“The region is going to become more and more a major oil importing region and we think in two decades’ time  the region will import 7 MMbopd which is equivalent to Chinese oil imports today,” Birol explained.
“This will definitely be an important vulnerability of the region in terms of … [higher] oil prices … trade deficit and … reliance on the imports … There will [also] be issues in geopolitical stability,” he added.
While the current low oil price environment has benefited consuming countries, Birol emphasized that energy security is not just an issue of oil price.
“It is such a pity that many observers, many governments indexed their attention to oil security to oil price … which means that [when] oil prices go down they think that oil security is no problem … This is definitely a myopic way of thinking”
“We should look at it in more strategic terms … [like] what is happening in the key producing countries in … the Middle East – Iraq, Libya, Syria and Yemen … Oil security is an important issue which will be with us for many years to come regardless of where the oil price is at a given time,” he added.
Southeast Asia is currently better positioned as a natural gas producer compared to oil as it has a larger resource base. While the IEA expects gas production to rise from 7.56 trillion cubic feet (Tcf) – or 214 Bcm – in 2013 to 9.18 Tcf (260 Bcm) in 2040, the increased supplies “principally meets rising domestic consumption, driven by the development of liquefied natural gas infrastructure that enables the exploitation of stranded resources and their delivery to regional demand centers.”
When a slowing annual growth in Southeast Asian gas production – averaging .7 percent in 2013-2040 compared to 3.7 percent in the preceding two decades – is combined with stronger domestic demand, the region will gradually lose its status as a gas exporter.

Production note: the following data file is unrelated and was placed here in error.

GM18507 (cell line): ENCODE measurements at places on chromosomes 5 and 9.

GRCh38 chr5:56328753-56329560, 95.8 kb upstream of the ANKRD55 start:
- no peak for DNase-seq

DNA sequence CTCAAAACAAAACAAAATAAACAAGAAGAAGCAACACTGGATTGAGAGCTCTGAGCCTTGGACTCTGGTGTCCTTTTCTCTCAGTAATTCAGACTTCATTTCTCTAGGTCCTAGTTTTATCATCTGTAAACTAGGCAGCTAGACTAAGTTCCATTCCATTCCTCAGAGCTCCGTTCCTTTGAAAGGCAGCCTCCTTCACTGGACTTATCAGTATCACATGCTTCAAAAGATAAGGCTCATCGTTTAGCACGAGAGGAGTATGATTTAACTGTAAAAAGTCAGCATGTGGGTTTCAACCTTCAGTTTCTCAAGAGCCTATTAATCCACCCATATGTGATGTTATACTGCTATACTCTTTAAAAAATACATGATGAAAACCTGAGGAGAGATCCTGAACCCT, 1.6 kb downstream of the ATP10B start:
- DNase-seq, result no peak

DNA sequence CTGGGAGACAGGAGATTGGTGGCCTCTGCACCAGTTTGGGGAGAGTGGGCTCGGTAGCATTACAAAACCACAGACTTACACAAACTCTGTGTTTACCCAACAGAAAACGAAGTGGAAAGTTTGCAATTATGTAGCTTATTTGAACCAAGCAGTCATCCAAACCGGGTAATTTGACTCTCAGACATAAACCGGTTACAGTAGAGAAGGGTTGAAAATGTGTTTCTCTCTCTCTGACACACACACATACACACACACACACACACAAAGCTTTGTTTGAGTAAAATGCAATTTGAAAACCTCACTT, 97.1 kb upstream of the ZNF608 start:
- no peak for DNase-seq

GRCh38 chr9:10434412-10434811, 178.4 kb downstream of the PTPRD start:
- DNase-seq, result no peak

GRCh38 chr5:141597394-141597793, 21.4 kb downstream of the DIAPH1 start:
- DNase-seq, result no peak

“Gas production is increasing [mainly from Indonesia and Myanmar], but the consumption is increasing even faster … we expect the region will import some gas [and it] will not be a major gas exporter,” Birol said.
INVESTMENTS NEEDED TO TAP RESOURCE
As tapping on its hydrocarbon holdings in Southeast Asia is more economically sustainable than relying on costly petroleum imports, there is a need for continued investments in developing oil and gas resources in the region.
According to the IEA report, Southeast Asia has approximately 13.8 billion barrels of proven oil reserves and 264.83 Tcf (7.5 trillion cubic meters) of proven natural gas reserves, equal to at less than 1 percent and 3.6 percent of the world’s total as of the end of 2014.
“We still have some oil reserves … in the region but they are rather complex [to produce and] requires very sophisticated technology and high costs to produce oil,” Birol remarked.
The IEA estimated that 50 percent of the over $450 billion of cumulative investments needed up to 2040 is to be channelled to the upstream sector. This poses new challenges for Southeast Asian producers seeking to attract the capital and the expertise needed to exploit the untapped resources. The issue is quite pressing as production in many of the most profitable fields are in decline.
In contrast to oil, where resource holders in Southeast Asia have to think of ways of incentivizing investments in the under-explored areas of the region, natural gas producers are expected to garner greater investors’ interest.
The IEA projected that 80 percent of the more than $550 billion to be spent on natural gas projects in 2015-2040 are expected to be allocated for the upstream segment.
While “prospects for producing natural gas in the region are brighter than those for oil … an increasing share of production is set to come from more complex and costly resources, often located in deepwater and with high concentrations of impurities,” the agency observed.
IEA’s Birol however noted that “because there are lots of deepwater fields [in Southeast Asia] … it is not easy to develop projects in such complex areas … [so] it is easier to access gas sometimes somewhere in the world,” alluding to cases where importing gas may be a cheaper option than securing supplies from high cost gas projects in the region.